As summer whips by, stay up past your bedtime at least once to look up to the Northern Michigan sky.
An August night sky is not to be missed. In addition to constellations galore to identify, the Perseid meteor shower is in full swing this month (July 23 through August 20, to be exact, with peak activity anticipated August 13) so you’re apt to witness a handful of silver streaks tearing across the sky. This phenomenon is caused by pebble-sized debris left in the wake of comets and meteors burning up in the Earth’s atmosphere. The result is an astonishing display of shooting stars, boasting a dazzling rate of up to 80 meteors per hour.
For the ultimate experience, opt for evenings that boast 50 percent or less chance of cloud cover or precipitation. Take a headlamp or flashlight with red LEDs to illuminate the way while preserving your night vision. Spread out a blanket or sleeping bag and watch a velvet sky awash in stars and heavenly bodies. Get some great celestial guidance with a quick download of the SkyView app (available in most mobile app stores). Utilizing your phone’s camera and the sky you’re viewing, this augmented-reality application points out constellations and cosmos in real-time to help keep your stars aligned until morning.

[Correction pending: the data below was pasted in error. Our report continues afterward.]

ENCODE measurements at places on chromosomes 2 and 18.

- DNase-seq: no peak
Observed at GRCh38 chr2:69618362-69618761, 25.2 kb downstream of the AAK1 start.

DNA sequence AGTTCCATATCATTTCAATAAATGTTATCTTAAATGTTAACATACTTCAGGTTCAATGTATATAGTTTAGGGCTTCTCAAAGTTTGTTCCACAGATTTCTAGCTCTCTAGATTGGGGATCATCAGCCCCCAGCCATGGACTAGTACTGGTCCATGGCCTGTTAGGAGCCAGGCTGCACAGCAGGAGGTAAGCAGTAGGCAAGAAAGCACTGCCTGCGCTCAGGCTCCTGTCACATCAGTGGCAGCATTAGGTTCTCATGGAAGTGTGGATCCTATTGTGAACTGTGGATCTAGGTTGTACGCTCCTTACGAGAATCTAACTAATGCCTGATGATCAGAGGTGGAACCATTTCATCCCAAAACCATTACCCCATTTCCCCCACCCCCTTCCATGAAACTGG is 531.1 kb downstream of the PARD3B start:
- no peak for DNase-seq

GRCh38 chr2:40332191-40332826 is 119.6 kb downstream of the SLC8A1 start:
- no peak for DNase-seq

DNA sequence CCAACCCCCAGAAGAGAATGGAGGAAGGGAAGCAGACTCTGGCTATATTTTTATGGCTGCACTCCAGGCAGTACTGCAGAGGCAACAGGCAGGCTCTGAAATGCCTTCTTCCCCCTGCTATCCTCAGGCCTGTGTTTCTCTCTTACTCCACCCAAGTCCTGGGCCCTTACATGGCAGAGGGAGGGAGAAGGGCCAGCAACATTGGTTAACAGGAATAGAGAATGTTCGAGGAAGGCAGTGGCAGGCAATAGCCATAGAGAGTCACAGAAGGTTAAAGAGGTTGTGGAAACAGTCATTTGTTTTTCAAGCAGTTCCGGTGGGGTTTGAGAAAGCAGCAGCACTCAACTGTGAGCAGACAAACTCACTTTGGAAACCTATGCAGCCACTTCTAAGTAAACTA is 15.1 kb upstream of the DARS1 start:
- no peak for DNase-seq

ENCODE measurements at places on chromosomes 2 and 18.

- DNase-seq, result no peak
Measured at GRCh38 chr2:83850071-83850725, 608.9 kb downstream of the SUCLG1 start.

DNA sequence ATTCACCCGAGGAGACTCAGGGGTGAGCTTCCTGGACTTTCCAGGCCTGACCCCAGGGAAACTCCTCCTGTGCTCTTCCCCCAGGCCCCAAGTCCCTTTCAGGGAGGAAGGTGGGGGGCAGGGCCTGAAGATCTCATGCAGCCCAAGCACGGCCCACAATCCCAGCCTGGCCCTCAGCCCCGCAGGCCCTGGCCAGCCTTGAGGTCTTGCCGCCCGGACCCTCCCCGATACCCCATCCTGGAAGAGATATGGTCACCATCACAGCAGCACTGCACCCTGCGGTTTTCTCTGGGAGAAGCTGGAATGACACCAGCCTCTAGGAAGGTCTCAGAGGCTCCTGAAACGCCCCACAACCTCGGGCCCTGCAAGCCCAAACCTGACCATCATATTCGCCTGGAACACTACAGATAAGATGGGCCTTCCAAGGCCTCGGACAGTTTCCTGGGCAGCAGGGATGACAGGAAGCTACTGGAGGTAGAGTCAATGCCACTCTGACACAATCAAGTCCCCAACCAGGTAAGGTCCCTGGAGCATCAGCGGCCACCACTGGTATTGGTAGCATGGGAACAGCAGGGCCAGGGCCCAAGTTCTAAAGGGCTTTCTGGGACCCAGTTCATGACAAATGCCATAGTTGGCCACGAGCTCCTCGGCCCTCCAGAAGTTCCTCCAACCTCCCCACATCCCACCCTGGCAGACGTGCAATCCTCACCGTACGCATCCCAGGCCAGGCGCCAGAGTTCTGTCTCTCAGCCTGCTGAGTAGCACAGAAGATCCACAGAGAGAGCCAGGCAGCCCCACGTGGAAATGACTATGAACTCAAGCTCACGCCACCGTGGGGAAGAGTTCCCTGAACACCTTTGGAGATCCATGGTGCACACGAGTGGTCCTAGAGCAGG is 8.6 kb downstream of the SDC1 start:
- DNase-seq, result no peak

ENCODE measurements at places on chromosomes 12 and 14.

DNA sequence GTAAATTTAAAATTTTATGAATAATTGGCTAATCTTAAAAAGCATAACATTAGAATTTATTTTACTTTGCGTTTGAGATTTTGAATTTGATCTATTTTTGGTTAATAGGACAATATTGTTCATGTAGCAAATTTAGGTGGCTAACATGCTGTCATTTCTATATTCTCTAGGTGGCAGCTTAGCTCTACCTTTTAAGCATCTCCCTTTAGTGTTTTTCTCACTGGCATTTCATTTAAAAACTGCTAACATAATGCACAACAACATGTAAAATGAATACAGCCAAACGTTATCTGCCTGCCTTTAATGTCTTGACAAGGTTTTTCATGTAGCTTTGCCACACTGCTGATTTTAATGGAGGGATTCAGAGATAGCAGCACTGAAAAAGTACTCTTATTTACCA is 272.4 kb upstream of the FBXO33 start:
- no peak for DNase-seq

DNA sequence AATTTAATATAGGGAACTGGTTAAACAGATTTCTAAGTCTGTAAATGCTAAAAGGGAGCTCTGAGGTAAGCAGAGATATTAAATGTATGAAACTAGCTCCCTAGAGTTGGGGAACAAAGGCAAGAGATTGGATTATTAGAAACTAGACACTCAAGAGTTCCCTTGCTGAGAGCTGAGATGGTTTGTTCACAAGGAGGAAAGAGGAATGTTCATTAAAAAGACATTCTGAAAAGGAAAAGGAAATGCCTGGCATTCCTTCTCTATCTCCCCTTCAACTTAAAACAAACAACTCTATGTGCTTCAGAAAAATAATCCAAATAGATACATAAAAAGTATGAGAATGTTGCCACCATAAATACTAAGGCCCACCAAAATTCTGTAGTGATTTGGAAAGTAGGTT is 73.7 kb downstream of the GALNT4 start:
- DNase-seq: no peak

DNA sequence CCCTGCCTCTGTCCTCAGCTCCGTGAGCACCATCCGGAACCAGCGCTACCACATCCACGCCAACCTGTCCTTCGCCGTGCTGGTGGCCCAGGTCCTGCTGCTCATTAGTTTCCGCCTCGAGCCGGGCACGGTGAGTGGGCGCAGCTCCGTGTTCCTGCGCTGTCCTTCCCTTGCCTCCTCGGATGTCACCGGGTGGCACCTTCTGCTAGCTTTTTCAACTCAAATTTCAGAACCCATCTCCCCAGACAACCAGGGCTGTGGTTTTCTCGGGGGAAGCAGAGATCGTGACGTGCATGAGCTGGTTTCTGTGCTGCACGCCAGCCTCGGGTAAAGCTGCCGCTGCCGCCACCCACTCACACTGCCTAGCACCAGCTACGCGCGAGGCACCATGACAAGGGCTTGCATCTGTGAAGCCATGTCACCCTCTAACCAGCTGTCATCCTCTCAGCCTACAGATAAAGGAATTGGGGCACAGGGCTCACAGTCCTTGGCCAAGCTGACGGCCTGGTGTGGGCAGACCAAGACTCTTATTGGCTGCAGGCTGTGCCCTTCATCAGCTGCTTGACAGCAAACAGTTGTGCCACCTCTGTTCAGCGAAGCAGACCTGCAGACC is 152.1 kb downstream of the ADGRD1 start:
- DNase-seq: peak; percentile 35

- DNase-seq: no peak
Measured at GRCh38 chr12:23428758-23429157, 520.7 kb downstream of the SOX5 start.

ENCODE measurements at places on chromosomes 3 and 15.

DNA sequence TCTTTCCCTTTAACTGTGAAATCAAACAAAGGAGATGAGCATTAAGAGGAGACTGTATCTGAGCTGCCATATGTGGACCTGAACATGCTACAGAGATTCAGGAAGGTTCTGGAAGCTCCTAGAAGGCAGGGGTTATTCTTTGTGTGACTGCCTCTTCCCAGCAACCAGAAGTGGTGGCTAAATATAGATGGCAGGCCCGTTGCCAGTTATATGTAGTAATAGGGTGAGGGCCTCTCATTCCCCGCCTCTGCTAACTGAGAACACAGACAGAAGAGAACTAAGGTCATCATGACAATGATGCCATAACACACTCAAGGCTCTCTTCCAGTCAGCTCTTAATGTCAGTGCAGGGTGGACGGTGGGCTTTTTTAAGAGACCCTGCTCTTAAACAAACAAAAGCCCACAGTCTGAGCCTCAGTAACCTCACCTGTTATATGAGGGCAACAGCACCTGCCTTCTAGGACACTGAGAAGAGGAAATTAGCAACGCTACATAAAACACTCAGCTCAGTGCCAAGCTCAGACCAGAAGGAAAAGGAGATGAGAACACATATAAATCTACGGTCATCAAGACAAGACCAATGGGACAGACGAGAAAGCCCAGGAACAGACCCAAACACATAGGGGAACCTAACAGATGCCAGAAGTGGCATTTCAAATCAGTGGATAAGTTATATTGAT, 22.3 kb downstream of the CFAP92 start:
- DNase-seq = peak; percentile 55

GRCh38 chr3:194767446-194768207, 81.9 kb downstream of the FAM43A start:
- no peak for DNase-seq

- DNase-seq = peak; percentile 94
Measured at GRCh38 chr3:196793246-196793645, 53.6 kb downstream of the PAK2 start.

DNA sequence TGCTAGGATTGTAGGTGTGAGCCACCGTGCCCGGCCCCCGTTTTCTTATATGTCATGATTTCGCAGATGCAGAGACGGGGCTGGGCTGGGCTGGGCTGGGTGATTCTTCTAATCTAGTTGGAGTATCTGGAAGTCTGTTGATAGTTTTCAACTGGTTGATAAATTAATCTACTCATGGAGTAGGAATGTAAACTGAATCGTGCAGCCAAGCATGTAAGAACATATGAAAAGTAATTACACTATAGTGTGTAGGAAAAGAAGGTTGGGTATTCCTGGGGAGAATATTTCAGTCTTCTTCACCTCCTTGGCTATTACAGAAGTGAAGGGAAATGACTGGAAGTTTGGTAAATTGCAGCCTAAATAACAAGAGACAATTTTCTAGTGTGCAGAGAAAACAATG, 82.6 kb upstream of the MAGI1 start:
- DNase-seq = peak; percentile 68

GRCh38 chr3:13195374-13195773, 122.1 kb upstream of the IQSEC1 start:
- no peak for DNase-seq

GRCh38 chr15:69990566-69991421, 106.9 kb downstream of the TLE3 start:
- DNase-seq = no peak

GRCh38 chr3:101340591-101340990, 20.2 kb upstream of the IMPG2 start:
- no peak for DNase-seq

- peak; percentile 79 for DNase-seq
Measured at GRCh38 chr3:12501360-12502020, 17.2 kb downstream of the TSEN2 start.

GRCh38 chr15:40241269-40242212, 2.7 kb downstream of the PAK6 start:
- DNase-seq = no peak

WHERE TO see the Perseid meteor shower
Enhance your meteor- and star-spotting odds by seeking out areas devoid of light pollution. This could be the ol’ backyard, a field nearby or a quiet stretch of Lake Michigan lakeshore. Or take a night hike to one of six designated Dark Sky Preserves in Michigan—sites located within state parks that are specifically protected against light pollution.
- Lake Hudson Recreation Area
- Negwegon State Park
- Port Crescent State Park
- Rockport Recreation Area
- Thompson’s Harbor State Park
- Wilderness State Park
In addition, Headlands Dark Sky Park in Emmet County is the only internationally designated Dark Sky Park in the state.
Event: Watch the Perseid Meteor Shower Saturday, August 11 in Cross Village with Mary Stewart Adams. Gather in the open space along Lake Shore Drive where the cross stands, just north of Leg’s Inn, to watch the falling stars. Bring a blanket and chair. Sunset is at 8:55 p.m. so arrive in time to get settled.